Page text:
She moved through the cabins, smiling to those who smiled, heavy purse swaying at her side, black silken hands trembling with excitement, leather strap brushing the inside of her thigh, her purse was gone, hidden among the many tables of the dining car, slowly ticking away, her hair flowing behind as she gracefully made her way to Charon’s boat upon the river Styx.

“Ha, is this the young flower I order?” said the greedy man-cow in a thick Russian accent.

“ You flatter me with your compliments, Sir,” She said, smiling while holding her breath lest she be forced to smell or taste the pestilence and decay the flowed forth from the creature’s maw. She heard its cry from under her dress, Ivory cried for revenge and blood. It yearned for his life.

“Come, sit here,” howled the jackal through its fanged beast head.

She sat next to the beast even though she feared the filth might overflow its already bursting container and consume her wholly in its murky tide.

“Now sweet, what is it that I be of service to you?” vomited Beelzebub, facetted eyes twitching, between mouthfuls of first-born meat and goblets of blood and tears.

“I work for a man who is searching for a certain girl from Venezuela, light-skinned with light brown hair. The daughter of an American,” she said through clenched teeth and loathing eyes, weakening to the demand for fulfillment of the Ivory’s hunger.

“Yes, I remember little treat.” Said the devil, prodding her with his fiery pitchfork, “Skin soft and colored caramel, makes me hungry to remember. I have her no more, she grew, fought back. I threw her in well.”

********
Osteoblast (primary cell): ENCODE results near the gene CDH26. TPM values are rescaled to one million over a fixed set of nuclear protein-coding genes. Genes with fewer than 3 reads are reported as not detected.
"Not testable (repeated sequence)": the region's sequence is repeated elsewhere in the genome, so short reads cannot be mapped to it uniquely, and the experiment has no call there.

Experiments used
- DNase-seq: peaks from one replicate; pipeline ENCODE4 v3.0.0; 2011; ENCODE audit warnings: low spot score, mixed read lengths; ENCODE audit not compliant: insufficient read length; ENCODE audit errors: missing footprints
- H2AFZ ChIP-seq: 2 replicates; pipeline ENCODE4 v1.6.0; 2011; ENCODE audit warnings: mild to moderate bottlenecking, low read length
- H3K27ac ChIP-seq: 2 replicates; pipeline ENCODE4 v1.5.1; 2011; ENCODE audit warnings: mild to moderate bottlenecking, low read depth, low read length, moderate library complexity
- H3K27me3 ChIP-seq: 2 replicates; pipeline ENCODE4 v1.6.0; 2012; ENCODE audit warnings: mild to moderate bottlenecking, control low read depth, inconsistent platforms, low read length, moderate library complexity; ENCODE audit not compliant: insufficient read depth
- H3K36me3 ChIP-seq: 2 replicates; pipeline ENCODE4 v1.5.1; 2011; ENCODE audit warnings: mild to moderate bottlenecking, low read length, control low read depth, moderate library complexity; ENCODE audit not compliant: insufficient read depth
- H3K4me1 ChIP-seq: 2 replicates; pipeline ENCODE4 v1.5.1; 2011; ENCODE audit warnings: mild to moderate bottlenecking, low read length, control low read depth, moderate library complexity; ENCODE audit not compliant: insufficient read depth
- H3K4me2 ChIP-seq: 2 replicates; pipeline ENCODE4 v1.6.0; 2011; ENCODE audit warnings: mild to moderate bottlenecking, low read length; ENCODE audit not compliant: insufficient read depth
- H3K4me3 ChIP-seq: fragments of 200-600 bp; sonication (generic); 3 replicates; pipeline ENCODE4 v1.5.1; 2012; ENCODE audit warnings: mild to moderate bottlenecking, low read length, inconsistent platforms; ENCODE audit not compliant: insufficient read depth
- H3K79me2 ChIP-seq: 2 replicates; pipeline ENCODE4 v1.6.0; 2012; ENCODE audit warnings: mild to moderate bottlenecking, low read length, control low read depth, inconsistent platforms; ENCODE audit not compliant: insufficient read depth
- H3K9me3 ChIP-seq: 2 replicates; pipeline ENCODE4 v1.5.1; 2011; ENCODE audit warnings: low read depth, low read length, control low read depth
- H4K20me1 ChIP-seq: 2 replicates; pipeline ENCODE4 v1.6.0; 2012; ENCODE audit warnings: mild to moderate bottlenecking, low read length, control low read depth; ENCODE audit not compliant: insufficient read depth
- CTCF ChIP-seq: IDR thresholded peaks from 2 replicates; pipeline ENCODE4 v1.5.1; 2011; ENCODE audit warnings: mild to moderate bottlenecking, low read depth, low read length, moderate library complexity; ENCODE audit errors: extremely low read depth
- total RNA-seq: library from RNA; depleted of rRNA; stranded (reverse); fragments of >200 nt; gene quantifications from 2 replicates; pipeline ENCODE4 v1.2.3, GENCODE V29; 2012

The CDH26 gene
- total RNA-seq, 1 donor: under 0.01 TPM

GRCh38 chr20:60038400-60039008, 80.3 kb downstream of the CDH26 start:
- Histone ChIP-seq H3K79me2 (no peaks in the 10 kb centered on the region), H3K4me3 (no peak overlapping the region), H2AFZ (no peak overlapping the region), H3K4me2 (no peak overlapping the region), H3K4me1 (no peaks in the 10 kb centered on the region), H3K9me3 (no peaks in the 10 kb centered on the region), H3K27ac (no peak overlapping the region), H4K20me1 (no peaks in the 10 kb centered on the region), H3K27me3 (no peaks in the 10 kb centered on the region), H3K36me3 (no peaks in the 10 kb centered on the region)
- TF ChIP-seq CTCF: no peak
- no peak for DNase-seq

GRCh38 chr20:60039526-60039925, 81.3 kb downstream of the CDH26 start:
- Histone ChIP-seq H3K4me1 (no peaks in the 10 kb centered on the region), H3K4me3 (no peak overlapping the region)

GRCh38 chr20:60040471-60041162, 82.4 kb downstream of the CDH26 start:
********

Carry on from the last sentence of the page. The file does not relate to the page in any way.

“Oh, my boss will be most displeased to hear that,” she said, eyes cold, heart hard. The abomination had only confirmed the fact of her angels’ watery death, first seen when they pull her broken body from that old well.

She stood, glad for the reprieve from the inhuman man-beast that filled her every sense with hatred and filth. The rooting biomass began to get up, trying to find legs to stand on, only to discover that his legs were nothing but ham shanks slowly being consumed by his own indulgence. And still he tried to rise from his cushion crater, but Newton screamed down upon him, summoning all that is physics to keep him locked in place. Instead of rising to see her off he settled with a smile and a few giggles at his own ineptness. The giggles were bubbles popping on the surface of a decaying swamp and his smile was Ragnarok itself, threatening the world with pain and loss.

“Show her to the door,” the decaying man-beast carcass ordered of one of the bodyguards.

She began to walk to the end of the cabin, bodyguard following close behind, her eyes staring at the panes of glass that led to him. Was his eye upon her now as she stopped to fix the strap of her setillo. Bending down, she revealed his target. One hand fondling with the strap, the other slowly reaching for the pulsating Ivory at her thigh. The guard watched the black dress slowly lift as she bent down, more and more and more, and finally a holster holding a crying gun.